Denton roller derby league brings graceful chaos to skating rink
Austin Jackson | Staff Writer
The adrenaline junkies of the North Texas Roller Derby aren’t afraid of a little grunt and glide.
Last Saturday at the Mountasia Family Fun Center in North Richland Hills, the Main Street Mafia and Hickory Street Hooligans met at a rink tucked behind a miniature golf course, through arcade doors framed by “Dance Dance Revolution” and “House of Dead 2.” But Hickory Street Hooligan Kasey Isik, also known as “MILFunction,” said the roller derby is much more than just a game.
“It’s not fishnets and cigarettes anymore,” Isik said. “We’re athletes, and it’s a sport. It’s a legitimate sport.”
The North Texas Roller Derby is a Denton-based league with three teams: the Hooligans, the Mafia and the Muertas Locas. The cream of the crop is selected to play for the league’s travel team: the Fighting Unicorns.
When skaters join the league, they are placed into the “Crash Test Hunnies” training program, which places skaters into groups that teach different skill sets. Once a skater has passed through each of the groups, they are placed in the draft and then on a team, according to North Texas Roller Derby representative Lauren Williamson.
Isik, who changed her skater name from “Ruby Soho” to “MILFunction” on Saturday, said she got into the sport after taking her daughter to the roller rink and joining the league as a fun mother-daughter activity. More than four years later, she is still competing.
“It’s fun to feel your body be powerful,” she said. “It’s fun as hell.”
The sport itself is simple. Five skaters play on each side, with one jammer, one pivot and three blockers. The jammer races around the track and attempts to slither through the opposing team’s blockers. The pivot serves as a coach on the track, coordinating the blockers to skate as one and put the jammer down.
Ashley Ayer, a.k.a. “The Blocking Dead,” is a Jill-of-all-trades, excelling as both a pivot and a blocker. She said the Hooligans practice three to four times per week and even watch game films on YouTube to prepare for matches.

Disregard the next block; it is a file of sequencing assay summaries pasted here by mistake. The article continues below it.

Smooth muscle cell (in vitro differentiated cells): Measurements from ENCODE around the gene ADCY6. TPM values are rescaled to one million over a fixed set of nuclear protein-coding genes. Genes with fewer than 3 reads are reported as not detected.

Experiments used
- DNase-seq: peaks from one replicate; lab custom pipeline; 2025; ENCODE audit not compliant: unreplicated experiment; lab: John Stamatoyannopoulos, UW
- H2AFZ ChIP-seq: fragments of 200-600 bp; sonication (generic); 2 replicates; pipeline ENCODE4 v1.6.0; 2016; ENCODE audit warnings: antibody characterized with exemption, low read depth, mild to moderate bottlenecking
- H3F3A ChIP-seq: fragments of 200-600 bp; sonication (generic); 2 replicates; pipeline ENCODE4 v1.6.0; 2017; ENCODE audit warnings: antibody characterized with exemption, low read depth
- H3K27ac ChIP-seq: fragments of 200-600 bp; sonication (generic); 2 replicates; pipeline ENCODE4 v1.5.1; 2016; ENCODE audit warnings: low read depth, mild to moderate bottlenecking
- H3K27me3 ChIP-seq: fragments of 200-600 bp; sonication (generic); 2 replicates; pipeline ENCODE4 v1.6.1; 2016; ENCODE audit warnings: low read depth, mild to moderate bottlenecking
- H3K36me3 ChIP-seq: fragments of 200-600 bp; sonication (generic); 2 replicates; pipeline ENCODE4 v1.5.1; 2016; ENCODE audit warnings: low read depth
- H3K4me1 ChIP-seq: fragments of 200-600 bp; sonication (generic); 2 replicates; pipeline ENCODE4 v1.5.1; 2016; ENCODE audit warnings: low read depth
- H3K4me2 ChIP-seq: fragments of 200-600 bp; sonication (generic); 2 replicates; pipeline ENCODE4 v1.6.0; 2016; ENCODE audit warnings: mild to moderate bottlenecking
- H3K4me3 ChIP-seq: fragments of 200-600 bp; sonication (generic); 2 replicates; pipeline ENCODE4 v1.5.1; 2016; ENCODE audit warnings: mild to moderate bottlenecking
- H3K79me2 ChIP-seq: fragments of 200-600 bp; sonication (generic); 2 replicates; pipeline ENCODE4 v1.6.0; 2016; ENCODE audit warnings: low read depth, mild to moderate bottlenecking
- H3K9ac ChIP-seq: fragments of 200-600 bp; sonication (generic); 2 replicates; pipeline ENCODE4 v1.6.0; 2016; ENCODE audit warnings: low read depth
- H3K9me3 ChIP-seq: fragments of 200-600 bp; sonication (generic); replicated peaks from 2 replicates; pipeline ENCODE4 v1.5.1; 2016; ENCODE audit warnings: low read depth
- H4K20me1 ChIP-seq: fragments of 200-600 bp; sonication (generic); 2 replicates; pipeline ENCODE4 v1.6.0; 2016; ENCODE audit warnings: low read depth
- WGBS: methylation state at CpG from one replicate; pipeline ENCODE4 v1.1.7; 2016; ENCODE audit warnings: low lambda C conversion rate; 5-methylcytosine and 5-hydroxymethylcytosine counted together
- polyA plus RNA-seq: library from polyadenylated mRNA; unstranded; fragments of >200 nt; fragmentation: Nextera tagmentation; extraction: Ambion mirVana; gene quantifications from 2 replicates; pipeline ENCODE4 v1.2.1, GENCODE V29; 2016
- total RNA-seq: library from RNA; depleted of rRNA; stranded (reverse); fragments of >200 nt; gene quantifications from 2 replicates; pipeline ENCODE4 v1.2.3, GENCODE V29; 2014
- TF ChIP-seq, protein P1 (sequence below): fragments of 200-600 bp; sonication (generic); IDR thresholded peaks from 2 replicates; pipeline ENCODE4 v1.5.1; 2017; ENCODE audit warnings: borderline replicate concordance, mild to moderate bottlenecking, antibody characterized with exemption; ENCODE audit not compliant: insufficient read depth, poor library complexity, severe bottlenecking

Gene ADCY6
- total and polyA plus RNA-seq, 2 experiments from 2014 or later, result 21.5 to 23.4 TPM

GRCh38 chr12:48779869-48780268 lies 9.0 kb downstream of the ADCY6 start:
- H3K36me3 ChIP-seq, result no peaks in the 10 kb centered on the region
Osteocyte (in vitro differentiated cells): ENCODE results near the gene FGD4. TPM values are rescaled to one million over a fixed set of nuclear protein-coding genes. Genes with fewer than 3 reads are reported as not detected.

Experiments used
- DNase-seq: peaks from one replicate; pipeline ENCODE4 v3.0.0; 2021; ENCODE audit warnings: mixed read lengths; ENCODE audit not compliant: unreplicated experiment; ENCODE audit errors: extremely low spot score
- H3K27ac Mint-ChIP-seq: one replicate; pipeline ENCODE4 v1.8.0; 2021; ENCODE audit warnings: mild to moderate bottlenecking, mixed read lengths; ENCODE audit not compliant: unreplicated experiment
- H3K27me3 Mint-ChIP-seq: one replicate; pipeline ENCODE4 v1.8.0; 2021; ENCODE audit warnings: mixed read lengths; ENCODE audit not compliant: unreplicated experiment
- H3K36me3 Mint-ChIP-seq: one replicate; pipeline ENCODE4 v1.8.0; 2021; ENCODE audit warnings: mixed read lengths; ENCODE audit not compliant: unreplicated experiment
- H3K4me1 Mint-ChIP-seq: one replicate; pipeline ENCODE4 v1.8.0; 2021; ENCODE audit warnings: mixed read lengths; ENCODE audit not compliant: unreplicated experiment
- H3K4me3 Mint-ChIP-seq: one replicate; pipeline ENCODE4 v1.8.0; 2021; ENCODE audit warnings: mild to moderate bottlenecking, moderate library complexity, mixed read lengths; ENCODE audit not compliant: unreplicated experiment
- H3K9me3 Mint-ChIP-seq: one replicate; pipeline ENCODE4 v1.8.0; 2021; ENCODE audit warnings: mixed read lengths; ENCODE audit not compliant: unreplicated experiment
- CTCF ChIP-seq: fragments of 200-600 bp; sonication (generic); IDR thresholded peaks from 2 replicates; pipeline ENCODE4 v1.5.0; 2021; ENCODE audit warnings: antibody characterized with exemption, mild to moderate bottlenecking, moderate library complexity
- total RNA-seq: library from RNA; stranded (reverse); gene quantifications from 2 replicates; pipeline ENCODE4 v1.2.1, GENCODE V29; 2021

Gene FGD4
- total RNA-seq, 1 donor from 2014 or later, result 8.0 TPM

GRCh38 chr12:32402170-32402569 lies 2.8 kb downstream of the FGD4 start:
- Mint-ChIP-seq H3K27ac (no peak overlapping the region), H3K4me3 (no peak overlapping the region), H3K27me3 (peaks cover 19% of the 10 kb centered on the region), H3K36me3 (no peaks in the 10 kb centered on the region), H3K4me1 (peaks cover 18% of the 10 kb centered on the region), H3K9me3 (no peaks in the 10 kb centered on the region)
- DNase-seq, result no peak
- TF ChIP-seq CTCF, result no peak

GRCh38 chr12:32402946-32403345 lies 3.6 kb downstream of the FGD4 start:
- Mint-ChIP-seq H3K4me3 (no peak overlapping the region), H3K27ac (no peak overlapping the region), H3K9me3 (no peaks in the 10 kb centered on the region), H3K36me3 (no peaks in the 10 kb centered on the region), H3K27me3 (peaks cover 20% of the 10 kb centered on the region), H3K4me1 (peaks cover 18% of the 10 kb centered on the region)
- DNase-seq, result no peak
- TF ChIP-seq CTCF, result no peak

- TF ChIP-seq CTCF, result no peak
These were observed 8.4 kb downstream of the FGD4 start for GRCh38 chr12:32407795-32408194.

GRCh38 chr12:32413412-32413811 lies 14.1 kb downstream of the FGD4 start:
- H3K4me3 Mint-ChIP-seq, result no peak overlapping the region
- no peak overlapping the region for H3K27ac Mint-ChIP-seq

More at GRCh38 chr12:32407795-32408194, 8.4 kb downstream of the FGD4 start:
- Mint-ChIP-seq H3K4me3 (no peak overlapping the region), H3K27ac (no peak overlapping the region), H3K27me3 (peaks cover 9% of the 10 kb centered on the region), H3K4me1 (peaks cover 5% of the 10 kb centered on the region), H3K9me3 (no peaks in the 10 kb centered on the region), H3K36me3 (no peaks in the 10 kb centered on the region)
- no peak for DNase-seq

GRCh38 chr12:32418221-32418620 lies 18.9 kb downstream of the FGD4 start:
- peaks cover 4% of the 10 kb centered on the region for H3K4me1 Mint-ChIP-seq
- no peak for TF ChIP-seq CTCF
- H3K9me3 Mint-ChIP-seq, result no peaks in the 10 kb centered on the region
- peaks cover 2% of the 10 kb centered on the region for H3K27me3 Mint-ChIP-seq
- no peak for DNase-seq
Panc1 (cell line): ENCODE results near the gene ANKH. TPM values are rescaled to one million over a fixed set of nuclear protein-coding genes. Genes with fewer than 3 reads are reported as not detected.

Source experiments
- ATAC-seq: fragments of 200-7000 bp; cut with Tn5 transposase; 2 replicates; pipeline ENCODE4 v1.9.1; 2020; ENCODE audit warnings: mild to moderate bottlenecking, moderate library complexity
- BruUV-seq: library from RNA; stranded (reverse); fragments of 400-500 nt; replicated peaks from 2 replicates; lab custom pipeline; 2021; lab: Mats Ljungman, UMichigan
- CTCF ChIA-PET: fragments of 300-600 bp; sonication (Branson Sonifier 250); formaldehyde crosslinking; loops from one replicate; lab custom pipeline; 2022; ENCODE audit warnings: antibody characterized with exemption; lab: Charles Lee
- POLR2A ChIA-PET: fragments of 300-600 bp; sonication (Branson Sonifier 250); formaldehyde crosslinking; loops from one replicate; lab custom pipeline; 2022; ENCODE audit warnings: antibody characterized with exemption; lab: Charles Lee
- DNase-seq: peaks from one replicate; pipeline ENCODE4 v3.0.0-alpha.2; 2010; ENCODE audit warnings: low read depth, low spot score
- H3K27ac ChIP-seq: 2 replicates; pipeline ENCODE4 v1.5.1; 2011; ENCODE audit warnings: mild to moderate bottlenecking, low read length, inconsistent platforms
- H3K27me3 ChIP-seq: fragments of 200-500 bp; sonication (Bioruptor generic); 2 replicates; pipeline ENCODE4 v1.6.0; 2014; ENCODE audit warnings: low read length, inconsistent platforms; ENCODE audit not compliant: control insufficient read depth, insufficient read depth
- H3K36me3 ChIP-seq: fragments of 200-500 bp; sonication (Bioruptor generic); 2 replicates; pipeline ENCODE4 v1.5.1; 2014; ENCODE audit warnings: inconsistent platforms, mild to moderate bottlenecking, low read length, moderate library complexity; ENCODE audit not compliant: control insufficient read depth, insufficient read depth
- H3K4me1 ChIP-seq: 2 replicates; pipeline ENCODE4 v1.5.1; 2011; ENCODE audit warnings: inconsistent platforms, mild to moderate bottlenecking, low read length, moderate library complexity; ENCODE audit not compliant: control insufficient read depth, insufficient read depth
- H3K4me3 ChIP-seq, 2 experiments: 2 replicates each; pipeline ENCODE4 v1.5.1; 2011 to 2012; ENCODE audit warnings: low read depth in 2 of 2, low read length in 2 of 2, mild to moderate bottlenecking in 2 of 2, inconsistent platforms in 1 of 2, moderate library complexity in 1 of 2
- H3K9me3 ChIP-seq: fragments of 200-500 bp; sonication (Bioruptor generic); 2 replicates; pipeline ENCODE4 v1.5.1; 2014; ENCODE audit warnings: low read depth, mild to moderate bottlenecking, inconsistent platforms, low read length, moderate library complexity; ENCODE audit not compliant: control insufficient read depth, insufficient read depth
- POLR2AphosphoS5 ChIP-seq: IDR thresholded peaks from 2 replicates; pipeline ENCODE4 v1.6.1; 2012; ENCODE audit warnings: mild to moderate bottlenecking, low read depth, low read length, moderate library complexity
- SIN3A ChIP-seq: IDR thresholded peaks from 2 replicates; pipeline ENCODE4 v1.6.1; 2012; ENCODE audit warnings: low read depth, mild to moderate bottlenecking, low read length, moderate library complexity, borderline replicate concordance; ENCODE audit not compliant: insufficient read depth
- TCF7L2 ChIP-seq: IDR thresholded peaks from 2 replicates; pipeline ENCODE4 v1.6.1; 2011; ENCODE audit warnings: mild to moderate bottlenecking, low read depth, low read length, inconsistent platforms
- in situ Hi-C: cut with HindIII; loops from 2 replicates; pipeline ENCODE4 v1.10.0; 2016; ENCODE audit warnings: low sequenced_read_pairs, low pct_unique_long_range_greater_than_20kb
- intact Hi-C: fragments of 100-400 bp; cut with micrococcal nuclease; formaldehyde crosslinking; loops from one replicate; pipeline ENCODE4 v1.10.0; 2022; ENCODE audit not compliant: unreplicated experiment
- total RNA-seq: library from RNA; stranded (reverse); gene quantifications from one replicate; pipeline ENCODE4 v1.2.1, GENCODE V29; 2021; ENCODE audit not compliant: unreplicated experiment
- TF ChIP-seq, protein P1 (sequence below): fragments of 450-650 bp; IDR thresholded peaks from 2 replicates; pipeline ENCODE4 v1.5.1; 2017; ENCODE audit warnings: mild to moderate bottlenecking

“It can be violent, but it’s very strategic and very graceful,” she said.
Before the Mafia and Hooligans faced off, the Tulsa Derby Brats and North Texas Fallout kicked off the junior league season. The Brats and Fallout, filled with players aged 11 to 17, are a testament to how the game is growing.
Brianna Jones, a.k.a. “Trouble Clef,” is the star player for the North Texas fallout. She led the Fallout to a 223-109 victory over the Brats in the 2016 season opener.
Jones turned 18 recently and said she will be moving up to the adult league as well as the travel team in the upcoming season. Jones learned the game from her mom, who still plays on multiple teams, and has been competing in league matches since she was 14 years old. She’s even been skating on “quads,” which are skates with four wheels divided into two rows of two, since she was 2-years-old.
Jones looks forward to moving up because she can finally play the game without holding back. As one of the strongest players in the league, she said she has to be cautious to avoid seriously injuring her competitors.
“When I play with the adults, I can go full force,” Jones said. “There’s been times I’ve hit a junior hard and it’s made me burst out into tears because I feel so bad.”
But underneath the competition and bone-rattling hits of roller derby, there is a community of friends and family.
Over 100 fans showed up to the bout, which was B.Y.O.C. (Bring Your Own Chair), and the crowd sat lined around a metal fence gilded with Styrofoam pool noodles. Much of the crowd donned Hickory Street Green and Main Street Mafia Black to show their support.
However, one fan, North Texas graduate student Julia Stamman, was attempting to remain neutral in maroon. Stamman said she was waiting to be drafted into the league on Wednesday, Feb. 17 and was excited to play at a higher level.
“There’s a community for sure,” Stamman said. “Everybody is super friendly and super inviting.”
For Wayne Zeboski and his wife, their first experience of live derby action was the main event of their Valentine’s eve date. He said he used to follow the sport on television in the ‘70s but was confused as to why the rink was flat and how the game had changed.
Much to Zeboski’s surprise, hugs and smiles spread throughout the crowd. After the match, the Mafia arose victorious, beating the Hooligans 270-81, but the night was not over after the final whistle. Supporters and skaters from each side celebrated the competition over a post game meal at Flips Patio Grill. Everyone was invited, including the Zeboskis.
“I was expecting guerilla warfare,” Zeboski said. “This is different.”
Featured Image: Main Street Mafia Captain Stacy Bzdok, aka John Wayne Stacy takes a warm up lap before her bout against the Hickory Street Hooligans. Austin Jackson | Staff Writer
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